During my last expedition across Yellowstone National Park in 2012, I had the chance to photograph this stunning sunrise over Duck Lake, on the way to Old Faithful, after leaving West Thumb early in the morning.
As I was taking the shots to create the panorama, wolves began serenading me. At least that’s what I told myself as I made my way up the pass. There were at first a few mournful howls as the sun warmed up the horizon, then they all broke into a symphony for what seemed minutes, then went dead silent as the echo faded across the valley.
One of my more memorable experiences of crossing Yellowstone, the sound of wolves stayed with me for the rest of the trip. I even had one following me over to Old Faithful later that night. There were a few snow coaches that passed and photographed it, then later saw me along the same road. Many of the passengers demanded the driver go back and warn me that a wolf was following me.
None of the drivers turned around because they were all not worried, as they know the wolves are very spooky in the park. I didn’t learn about this until some time later when a ranger related the story to me. I got a good laugh, as I did see the markings and paw prints in the snow from the huge prehistoric dog. He (or she) certainly had followed me and got close enough that I expected to see eyes with the howls. It really wanted to know what I was, the stranger walking through its land in the night. As so few rarely travel through Yellowstone in this fashion, I was a curiosity.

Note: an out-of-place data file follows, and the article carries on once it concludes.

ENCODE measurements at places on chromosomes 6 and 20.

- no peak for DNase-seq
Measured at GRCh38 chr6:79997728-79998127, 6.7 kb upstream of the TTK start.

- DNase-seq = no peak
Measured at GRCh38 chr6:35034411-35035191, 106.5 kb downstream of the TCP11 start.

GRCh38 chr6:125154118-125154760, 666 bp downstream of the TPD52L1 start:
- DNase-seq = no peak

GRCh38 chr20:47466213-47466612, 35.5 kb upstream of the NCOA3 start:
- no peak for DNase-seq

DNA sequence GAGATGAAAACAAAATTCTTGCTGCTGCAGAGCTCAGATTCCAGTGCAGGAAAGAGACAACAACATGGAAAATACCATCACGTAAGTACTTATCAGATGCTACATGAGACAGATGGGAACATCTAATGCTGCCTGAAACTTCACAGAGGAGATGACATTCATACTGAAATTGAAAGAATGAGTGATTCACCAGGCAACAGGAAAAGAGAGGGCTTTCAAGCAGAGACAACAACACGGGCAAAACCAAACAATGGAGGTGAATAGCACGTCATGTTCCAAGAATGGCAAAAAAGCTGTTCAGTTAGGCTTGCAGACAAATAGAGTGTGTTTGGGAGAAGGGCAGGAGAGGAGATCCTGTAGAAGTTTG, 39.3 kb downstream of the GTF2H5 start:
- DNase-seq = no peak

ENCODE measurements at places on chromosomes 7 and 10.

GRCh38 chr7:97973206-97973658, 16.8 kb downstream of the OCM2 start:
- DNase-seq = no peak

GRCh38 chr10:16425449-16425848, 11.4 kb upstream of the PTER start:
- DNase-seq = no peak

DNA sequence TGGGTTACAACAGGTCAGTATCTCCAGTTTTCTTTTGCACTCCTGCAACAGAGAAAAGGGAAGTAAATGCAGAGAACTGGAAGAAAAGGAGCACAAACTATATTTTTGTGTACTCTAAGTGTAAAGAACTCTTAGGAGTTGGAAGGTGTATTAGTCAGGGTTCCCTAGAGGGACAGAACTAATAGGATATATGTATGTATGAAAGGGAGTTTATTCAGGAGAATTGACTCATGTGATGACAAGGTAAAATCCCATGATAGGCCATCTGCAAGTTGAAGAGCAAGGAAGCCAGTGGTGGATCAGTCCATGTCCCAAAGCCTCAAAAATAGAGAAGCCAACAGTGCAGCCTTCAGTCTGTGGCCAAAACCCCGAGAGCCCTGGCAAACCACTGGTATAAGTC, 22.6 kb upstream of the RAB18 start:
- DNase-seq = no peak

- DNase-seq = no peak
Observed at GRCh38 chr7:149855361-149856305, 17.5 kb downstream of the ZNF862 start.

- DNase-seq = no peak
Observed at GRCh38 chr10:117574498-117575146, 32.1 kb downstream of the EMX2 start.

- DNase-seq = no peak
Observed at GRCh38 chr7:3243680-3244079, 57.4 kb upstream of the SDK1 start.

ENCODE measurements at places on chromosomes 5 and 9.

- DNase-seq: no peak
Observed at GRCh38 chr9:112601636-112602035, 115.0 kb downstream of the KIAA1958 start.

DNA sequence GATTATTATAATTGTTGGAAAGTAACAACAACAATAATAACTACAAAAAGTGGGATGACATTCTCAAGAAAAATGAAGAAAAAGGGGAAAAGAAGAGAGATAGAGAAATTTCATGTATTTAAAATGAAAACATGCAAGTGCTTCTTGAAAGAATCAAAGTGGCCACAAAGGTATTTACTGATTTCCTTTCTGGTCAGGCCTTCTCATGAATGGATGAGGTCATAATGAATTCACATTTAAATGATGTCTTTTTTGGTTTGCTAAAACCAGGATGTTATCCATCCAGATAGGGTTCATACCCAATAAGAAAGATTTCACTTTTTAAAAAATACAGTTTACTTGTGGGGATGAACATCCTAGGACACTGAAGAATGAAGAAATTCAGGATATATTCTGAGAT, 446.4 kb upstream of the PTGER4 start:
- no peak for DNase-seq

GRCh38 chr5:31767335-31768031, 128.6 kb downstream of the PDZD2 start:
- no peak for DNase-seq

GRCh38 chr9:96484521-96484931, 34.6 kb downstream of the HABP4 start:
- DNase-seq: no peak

It was frightening and all at once exhilarating to have something that weighs nearly as much as I with speed and teeth following me. For all the times I’ve been through Yellowstone in the summer and winter, I’ve never actually seen a wolf. They’ve walked by my tent, left tracks inspecting me, and even stalked me. Yet they’ve never approached me, somehow knowing what I was.
Perhaps he/she was following me because I had shortbread cookies.